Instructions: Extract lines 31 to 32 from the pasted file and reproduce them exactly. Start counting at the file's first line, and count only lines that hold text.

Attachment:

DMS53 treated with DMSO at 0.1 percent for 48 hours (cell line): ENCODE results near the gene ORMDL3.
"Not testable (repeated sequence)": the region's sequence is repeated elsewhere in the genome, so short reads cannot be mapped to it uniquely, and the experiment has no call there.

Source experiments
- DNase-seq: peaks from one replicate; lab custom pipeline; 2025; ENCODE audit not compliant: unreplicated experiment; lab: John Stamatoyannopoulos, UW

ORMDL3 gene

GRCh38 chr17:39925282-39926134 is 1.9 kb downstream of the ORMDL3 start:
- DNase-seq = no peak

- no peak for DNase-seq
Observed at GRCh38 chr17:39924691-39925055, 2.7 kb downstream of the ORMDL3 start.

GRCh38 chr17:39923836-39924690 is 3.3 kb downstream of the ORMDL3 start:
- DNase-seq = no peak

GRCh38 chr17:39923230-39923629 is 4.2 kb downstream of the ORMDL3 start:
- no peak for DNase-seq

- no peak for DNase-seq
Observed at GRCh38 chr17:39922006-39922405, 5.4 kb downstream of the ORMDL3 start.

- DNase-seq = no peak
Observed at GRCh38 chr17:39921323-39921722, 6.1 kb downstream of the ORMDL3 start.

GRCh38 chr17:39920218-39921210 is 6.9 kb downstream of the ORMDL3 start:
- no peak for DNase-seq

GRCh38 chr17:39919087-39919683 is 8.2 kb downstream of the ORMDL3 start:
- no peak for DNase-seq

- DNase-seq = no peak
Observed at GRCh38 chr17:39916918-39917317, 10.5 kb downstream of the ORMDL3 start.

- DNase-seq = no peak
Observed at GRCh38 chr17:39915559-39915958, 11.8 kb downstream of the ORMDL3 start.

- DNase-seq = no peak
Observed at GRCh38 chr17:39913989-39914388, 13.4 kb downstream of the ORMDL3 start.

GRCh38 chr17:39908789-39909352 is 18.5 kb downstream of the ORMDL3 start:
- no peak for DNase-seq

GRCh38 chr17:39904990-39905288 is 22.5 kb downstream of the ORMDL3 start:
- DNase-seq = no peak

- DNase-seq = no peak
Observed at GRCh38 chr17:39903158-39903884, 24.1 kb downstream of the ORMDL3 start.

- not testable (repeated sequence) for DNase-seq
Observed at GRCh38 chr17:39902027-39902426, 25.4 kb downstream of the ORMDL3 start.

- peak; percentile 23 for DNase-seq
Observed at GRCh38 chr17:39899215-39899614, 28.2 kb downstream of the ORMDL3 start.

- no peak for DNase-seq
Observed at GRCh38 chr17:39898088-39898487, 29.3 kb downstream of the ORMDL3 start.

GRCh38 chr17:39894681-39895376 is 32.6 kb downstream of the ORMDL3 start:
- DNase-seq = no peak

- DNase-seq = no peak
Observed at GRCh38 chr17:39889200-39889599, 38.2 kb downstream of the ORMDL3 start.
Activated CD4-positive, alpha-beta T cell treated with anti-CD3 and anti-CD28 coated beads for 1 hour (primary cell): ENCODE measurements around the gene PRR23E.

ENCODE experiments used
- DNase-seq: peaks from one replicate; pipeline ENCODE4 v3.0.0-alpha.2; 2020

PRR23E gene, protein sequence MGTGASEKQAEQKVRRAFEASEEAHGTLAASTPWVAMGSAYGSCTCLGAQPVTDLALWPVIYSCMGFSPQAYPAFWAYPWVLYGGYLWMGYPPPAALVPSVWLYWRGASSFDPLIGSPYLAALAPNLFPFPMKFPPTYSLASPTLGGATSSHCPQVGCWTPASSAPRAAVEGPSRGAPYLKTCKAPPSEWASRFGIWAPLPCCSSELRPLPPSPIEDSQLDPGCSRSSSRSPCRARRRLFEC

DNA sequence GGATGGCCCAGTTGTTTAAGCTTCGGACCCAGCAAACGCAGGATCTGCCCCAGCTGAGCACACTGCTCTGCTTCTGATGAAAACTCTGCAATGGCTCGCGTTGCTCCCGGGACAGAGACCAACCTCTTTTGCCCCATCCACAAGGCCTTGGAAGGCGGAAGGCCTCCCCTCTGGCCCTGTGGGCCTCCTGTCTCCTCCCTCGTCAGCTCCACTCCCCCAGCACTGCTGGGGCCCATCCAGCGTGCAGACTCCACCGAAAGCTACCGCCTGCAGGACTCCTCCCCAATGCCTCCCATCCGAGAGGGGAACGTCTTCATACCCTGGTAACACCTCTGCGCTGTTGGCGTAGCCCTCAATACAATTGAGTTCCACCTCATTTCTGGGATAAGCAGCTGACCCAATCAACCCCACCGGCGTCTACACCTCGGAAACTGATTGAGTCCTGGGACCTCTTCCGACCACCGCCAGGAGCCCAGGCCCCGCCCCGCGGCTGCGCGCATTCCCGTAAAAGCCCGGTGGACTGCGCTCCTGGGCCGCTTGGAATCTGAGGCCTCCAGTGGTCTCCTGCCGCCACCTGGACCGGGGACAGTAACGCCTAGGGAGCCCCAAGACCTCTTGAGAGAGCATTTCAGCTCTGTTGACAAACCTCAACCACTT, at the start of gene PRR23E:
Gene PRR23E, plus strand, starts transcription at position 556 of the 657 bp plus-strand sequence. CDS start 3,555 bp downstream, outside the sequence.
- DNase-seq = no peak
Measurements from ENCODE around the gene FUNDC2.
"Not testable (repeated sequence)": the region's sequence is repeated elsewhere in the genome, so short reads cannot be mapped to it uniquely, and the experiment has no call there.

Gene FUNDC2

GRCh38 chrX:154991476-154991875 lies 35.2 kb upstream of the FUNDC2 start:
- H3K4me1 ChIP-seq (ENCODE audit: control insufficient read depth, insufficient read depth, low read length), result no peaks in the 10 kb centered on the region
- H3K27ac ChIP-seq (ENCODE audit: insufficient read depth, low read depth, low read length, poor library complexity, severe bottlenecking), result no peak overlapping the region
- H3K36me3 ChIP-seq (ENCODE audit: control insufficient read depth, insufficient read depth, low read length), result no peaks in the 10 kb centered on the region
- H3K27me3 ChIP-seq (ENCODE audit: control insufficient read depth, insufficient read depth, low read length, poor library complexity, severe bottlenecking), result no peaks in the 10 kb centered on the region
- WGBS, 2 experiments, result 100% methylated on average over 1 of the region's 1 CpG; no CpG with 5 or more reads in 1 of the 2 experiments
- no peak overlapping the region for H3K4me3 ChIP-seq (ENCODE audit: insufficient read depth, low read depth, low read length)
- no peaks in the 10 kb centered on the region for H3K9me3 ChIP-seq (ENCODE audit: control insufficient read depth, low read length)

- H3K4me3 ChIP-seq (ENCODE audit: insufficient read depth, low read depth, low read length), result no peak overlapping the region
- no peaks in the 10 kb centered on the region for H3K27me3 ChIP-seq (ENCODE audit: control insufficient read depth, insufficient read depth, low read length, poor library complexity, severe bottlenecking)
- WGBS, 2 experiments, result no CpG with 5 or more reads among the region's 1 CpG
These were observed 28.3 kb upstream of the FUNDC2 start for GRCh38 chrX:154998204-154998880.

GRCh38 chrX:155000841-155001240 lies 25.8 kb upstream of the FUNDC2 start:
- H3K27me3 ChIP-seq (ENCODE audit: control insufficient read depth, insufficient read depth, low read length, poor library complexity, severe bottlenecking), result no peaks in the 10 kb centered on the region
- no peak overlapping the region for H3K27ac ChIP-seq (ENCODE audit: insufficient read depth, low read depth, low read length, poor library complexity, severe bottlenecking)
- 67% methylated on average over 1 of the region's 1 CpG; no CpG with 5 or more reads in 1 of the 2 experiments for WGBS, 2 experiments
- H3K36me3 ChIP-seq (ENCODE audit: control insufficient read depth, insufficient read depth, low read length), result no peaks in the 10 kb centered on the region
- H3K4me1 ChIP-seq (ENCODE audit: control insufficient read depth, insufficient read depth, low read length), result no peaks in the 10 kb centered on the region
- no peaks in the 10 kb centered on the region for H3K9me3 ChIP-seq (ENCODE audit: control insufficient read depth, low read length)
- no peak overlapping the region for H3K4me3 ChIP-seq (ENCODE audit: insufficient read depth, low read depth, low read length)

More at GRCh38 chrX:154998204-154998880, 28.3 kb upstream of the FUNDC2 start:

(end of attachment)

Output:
- DNase-seq = no peak

- DNase-seq = no peak